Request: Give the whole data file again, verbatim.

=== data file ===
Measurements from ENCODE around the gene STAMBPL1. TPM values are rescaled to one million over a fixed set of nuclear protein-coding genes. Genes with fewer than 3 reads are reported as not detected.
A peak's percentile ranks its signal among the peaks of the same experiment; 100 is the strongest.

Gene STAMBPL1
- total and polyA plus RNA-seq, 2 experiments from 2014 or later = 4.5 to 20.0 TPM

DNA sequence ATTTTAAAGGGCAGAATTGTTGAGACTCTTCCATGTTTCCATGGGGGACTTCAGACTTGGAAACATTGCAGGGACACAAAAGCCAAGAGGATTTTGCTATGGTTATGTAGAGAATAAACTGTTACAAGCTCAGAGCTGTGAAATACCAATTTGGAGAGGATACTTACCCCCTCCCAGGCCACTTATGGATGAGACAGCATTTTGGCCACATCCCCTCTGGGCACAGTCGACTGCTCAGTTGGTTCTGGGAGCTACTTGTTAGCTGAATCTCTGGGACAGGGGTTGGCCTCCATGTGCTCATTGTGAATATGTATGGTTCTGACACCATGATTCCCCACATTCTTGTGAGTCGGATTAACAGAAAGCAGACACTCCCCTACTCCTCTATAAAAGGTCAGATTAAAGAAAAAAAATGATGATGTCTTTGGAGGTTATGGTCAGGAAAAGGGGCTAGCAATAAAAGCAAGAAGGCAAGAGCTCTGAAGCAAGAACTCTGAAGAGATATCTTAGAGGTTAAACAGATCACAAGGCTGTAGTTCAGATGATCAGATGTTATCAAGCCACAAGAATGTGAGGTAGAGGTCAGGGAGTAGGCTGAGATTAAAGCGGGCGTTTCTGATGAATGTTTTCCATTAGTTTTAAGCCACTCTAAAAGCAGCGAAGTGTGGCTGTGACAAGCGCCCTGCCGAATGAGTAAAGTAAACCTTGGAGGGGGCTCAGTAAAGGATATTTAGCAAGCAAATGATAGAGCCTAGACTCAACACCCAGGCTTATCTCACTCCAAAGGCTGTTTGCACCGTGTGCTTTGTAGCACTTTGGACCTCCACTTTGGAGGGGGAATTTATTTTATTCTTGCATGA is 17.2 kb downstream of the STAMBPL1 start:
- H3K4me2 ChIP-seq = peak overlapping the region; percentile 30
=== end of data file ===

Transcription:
Measurements from ENCODE around the gene STAMBPL1. TPM values are rescaled to one million over a fixed set of nuclear protein-coding genes. Genes with fewer than 3 reads are reported as not detected.
A peak's percentile ranks its signal among the peaks of the same experiment; 100 is the strongest.

Gene STAMBPL1
- total and polyA plus RNA-seq, 2 experiments from 2014 or later = 4.5 to 20.0 TPM

DNA sequence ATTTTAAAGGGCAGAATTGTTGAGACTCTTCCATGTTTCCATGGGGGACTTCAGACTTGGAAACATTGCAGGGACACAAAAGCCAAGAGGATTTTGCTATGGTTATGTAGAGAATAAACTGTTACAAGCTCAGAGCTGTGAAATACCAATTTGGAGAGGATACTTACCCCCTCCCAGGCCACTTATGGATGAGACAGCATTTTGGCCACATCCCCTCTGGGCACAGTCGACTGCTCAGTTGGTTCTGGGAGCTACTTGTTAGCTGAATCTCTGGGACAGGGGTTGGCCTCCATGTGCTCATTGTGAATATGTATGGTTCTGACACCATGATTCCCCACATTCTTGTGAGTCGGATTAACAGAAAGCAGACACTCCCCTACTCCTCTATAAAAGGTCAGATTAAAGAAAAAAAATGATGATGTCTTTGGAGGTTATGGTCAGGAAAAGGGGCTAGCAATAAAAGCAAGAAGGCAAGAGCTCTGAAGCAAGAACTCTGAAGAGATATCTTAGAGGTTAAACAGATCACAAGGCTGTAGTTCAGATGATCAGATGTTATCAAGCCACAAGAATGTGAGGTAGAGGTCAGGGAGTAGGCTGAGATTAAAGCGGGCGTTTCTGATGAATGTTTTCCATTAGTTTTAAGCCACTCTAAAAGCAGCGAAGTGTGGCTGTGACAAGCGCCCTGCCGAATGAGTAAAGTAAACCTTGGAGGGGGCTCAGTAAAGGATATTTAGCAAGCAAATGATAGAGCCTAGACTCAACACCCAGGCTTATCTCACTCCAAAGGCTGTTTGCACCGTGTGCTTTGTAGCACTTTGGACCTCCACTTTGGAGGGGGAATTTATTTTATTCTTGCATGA is 17.2 kb downstream of the STAMBPL1 start:
- H3K4me2 ChIP-seq = peak overlapping the region; percentile 30